Earlier this year, there were reports of many kereru becoming intoxicated after gorging themselves on a bumper crop of fruit. They fell from trees, thus being vulnerable to predators. When they gorge themselves and sit in the sun for long periods to digest their food, the fruit can ferment in their crop and turn into alcohol. This is a fairly common occurrence in the late summer.
Kereru make a soft cooing sound, rather than a song, and because it is such a big bird, its wings make a loud whooshing sound as it flies. If you hear a bird crashing into a tree as it lands, it is probably a kereru.
You can listen to a kereru cooing and crashing here.
We finally dragged ourselves away from this magnificent bird, who paid not the slightest bit of attention to us, and kept walking. It was a nice little trail around lush vegetation and a pond.
There were a few weird clay sculptures on the way.
And by the time we got back to the parking lot...
We followed the Tapu Road on the way home, which was no better than the 309. Maybe slightly worse.
But we wanted to see the square kauri, and one must pay the price for such pleasures.
This iconic tree is the fifteenth largest on the peninsula and is estimated to be 1,200 years old.
We reached the tree by a short but steep track, including 187 steps.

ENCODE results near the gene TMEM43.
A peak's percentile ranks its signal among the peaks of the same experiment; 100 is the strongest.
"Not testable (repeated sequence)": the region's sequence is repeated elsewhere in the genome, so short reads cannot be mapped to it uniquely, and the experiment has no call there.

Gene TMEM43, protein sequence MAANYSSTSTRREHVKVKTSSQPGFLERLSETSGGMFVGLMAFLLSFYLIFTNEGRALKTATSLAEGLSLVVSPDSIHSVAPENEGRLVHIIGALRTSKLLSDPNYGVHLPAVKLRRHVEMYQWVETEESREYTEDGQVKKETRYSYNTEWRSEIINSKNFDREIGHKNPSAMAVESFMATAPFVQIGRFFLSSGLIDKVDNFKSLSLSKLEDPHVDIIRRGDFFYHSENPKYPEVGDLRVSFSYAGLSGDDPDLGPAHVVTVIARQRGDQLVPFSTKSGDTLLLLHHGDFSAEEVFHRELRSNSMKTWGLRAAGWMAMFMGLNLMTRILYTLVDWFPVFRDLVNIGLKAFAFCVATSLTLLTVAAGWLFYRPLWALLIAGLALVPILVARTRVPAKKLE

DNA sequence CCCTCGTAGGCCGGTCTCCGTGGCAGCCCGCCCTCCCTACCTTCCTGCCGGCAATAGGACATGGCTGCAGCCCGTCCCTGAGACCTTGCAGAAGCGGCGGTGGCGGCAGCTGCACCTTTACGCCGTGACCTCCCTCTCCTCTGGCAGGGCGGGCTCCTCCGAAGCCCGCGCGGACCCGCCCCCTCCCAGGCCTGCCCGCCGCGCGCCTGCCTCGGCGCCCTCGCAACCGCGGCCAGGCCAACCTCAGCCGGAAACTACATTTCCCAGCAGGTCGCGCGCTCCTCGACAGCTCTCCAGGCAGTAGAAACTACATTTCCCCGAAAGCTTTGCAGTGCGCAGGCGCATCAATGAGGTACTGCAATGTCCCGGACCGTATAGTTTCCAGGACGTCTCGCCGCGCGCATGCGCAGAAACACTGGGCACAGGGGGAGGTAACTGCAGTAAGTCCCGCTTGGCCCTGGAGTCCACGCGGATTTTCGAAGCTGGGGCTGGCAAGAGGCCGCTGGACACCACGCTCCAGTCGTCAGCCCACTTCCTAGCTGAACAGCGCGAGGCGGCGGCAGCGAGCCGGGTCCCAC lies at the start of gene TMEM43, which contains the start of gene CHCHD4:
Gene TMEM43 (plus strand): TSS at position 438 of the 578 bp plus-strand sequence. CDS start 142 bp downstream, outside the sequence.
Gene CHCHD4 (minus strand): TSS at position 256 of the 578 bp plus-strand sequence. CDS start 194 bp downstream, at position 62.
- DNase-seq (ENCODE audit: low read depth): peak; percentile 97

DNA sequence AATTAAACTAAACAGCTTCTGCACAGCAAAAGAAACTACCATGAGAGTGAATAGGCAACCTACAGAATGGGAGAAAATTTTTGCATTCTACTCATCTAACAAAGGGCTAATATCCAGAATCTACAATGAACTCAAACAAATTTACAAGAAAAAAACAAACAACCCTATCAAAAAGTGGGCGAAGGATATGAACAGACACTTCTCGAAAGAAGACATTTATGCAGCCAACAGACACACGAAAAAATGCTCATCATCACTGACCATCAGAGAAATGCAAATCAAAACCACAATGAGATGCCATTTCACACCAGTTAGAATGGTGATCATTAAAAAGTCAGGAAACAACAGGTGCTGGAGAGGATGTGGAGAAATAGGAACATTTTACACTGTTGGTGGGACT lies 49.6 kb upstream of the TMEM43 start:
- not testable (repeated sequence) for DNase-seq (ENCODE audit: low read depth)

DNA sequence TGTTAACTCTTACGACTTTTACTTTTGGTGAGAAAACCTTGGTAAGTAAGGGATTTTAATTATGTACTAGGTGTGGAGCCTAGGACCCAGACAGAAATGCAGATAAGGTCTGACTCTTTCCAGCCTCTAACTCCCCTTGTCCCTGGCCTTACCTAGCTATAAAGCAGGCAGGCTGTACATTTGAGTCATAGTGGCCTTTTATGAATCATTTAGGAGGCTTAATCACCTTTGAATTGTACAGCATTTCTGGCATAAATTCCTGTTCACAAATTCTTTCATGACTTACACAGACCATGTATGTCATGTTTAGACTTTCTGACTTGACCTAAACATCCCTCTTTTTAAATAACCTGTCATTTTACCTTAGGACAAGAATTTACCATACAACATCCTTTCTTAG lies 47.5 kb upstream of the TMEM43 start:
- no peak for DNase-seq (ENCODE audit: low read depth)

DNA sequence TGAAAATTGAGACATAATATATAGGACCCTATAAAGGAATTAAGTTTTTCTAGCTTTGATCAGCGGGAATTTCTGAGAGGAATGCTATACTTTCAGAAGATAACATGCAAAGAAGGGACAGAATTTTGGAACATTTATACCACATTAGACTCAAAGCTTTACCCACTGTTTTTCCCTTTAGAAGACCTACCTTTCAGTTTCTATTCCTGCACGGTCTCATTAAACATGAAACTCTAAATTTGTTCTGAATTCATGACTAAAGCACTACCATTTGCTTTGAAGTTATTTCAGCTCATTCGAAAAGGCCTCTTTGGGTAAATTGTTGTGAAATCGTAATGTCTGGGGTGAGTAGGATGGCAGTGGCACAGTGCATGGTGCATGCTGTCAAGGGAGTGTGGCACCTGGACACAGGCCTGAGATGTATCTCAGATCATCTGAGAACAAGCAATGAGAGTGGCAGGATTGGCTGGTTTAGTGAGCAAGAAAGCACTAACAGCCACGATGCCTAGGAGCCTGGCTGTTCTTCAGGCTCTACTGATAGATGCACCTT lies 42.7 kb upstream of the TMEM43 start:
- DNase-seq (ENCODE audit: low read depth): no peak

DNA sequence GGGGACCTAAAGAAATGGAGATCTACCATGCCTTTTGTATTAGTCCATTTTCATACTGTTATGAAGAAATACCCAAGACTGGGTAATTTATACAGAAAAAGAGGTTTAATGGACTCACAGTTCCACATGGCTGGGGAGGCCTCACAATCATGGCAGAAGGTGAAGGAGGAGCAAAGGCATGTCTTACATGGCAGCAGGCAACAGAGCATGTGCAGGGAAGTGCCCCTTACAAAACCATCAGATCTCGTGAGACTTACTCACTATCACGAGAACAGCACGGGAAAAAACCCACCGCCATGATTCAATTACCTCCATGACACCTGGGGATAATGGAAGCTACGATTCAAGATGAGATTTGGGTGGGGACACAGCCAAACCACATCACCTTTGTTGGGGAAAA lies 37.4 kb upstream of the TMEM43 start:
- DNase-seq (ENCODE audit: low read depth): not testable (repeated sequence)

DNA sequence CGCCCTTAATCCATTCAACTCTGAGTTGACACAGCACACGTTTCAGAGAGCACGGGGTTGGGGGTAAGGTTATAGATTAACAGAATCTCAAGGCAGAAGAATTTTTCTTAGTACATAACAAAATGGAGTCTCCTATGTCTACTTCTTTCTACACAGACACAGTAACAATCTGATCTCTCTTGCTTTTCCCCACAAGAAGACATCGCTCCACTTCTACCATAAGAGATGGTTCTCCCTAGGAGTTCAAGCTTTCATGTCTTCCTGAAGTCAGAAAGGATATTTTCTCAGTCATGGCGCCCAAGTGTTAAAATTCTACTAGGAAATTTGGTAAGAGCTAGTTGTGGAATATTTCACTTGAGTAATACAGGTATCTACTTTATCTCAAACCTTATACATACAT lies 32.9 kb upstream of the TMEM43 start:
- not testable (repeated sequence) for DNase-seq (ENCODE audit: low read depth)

No, I didn't count them.
Google is my friend.
The trunk of the tree, as you may have guessed, is strangely squared.
I am fascinated by the mighty kauri.
Back down again...
...to the road, where the sign, as are all signs in this country, is defaced by graffiti.
We realised, in looking back, that we could actually see the tree from the road.
The Tapu Road was long and winding, and it took us much longer than we expected to get home. John was late for a town meeting so we dropped him off at the fire station on our way into town.
And when I say "town", I use the word very loosely.
Anne and I were exhausted. We climbed the hill to the house and went to our respective quarters. I put on my robe and went up to the main part of the house and we laughed when we saw each other. Tired sisters in their robes!
We warmed up some dinner and turned on the television, looking for something to watch.
Imagine our amazement when this came on the screen.
The opening scenes of Prince Caspian.
At Cathedral Cove.
Where, in case you had forgotten, we had been much earlier on that very long day.
Cue the Twilight Zone theme music here.
Beat that for a coincidence!